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Sources for expansion
Found this while checking on Mankiller's formal title, and thought it might be useful for expanding on the article: http://archive.salon.com/people/bc/2001/11/20/mankiller/index.html
Perhaps a comment on her name would be nice. Can anyone find a good reference?
There are a lot of mysterious numbers in the article; I don't know whether they are artifacts of some clip-and-pasted article, or page numbers in some book/magazine. Could these be turned into actual references conforming to our standard. The Principal Chief of the Nation deserves the best. --Orange Mike | Talk 21:58, 14 January 2009 (UTC)
It seems that you also "vandalise" the facts here. I site Newspaper articles, and a book by a tribal govt. these are reliable sources, and not just form her 'autobiography'. Wilma has done a lot of bad and good through her policies, and this needs to be stated on this site. I added internet sites, so that individuals can make up their own minds. - Skeele
- I believe you trying to say "vandalize" and "cite." The article contained positive and negative viewpoints prior to your intervention. With living people, you cannot post anything libelous and you need to maintain a neutral point of view. You might read: Wikipedia:Neutral point of view and Wikipedia:Biographies of living persons to learn about Wikipedia policies. Writing in articles also should maintain some standard of spelling and grammar. Of course you are welcome to hold any political views you want, but Wikipedia is not the place to air those views. -Uyvsdi (talk) 01:56, 7 April 2009 (UTC)Uyvsdi
- I've removed the material which is cited only to a website which doesn't seem to meet our standards for reliable sources. Please don't re-add this clearly non-neutral material unless you can provide some more mainstream coverage of these alleged incidents. Inali --Orange Mike | Talk 12:57, 7 April 2009 (UTC)
Discussion of Wilma's Freedman Law
WIlma only excluded the Freedmen Roll from enrollment. THe 'by blood' lists adopted whites, intermarried whites, delawares shawnee, creek and natchez indians. The 'intermarried whites' were just recently kicked out due to the 2006 special election, though the 'adopted whites' can still enroll. —Preceding unsigned comment added by Skeele (talk • contribs) 13:12, 2 April 2009 (UTC)
DNA Consultants is a company that does DNA testing (autosomal, y-and-mtDNA, who knows what else) for private individuals. One of its Native American (NA) categories for persons who have suspected NA heritage is "Native American-Michigan," an American geographic region that is said not to be the specific home of the "29 Native Americans" in Michigan provided by the "...Detroit Police Department and the Michigan State Police, with help from the Illinois State Police...": Native American-Michigan These could be from police CODIS files.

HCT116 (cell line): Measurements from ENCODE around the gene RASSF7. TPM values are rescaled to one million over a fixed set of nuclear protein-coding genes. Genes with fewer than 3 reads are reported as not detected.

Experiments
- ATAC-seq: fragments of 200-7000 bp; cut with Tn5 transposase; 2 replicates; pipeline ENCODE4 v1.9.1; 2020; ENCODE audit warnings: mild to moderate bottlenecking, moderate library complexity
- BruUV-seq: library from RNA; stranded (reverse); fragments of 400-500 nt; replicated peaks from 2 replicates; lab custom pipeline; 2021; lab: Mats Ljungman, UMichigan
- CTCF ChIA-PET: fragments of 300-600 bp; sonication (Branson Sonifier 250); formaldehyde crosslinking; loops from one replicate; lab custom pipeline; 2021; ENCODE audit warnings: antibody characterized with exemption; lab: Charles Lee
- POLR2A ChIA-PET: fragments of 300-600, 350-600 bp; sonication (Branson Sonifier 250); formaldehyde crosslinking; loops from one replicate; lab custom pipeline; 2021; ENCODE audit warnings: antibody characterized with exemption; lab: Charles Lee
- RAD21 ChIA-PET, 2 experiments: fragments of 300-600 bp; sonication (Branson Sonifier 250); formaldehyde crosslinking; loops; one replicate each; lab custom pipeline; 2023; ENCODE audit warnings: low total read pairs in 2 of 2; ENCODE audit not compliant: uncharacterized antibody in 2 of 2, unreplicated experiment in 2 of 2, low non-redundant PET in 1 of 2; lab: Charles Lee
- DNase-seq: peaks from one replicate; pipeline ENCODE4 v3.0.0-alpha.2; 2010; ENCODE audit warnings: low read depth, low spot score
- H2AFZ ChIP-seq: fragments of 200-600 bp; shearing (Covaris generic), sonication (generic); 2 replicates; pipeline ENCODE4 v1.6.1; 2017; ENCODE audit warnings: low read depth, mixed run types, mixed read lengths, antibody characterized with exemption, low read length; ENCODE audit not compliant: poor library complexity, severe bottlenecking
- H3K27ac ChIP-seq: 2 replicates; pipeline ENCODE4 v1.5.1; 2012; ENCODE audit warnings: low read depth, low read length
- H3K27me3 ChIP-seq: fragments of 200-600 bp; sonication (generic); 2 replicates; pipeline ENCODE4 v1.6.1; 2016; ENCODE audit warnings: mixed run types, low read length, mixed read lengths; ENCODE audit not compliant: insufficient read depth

Now, notice there are only 29 persons tested. NA results can't be used for NA's to claim tribal affiliations, they must be too vague. If a person has a hit for NA in one part of America, then a good chance is that he or she would have multiple hits for NA ancestry in other parts of North America, as well as South America. DNA matches are close. But, with this Michigan NA category, a person can have one and only one NA hit with no other corroborating NA match anywhere else in the Americas.
You'll see Wilma Mankiller's photo on that NA web page as an example of an American with Michigan NA heritage.
If Wilma's DNA was ever run, is this the only NA match that she would have had? This is not a random question or supposition, as many tribes have been disenfranchising its members due to questionable ancestry with that specific tribe. Meaning, that person or family might not be a true member of the tribe. Would Wilma's DNA have matched other tribes? Why is Michigan NA DNA so exclusive?
The Mankillers were in Oklahoma. DNA Consultant's Michigan NA web page says that specific DNA hit "...seems to capture a broad cross-section of mostly urban acculturated members of Eastern U.S. tribes, with Cherokee people being the most salient."
The NA's tested for these CODIS markers undoubtedly had European ancestry, as had Wilma. I believe that this DNA result is questionable, it is too vague. Should this be included in Wilma's page?--22.214.171.124 (talk) 02:56, 2 May 2014 (UTC)
- Debating whether or not this is constitutes spam here on the talk page. Definitely is not notable or germane the article. -Uyvsdi (talk) 03:44, 2 May 2014 (UTC)Uyvsdi
- Please translate. If you are trying to say that true NA heritage, or what tribe that heritage is from, is not relevant to an article about an important recent American NA leader, then I might disagree. I also do not believe a discussion about this topic is spam, as it is merely a discussion concerning relevancy to the article itself. Actually, this is a very polite process compared to forcefully inserting this information into the article itself.--126.96.36.199 (talk) 03:58, 2 May 2014 (UTC)
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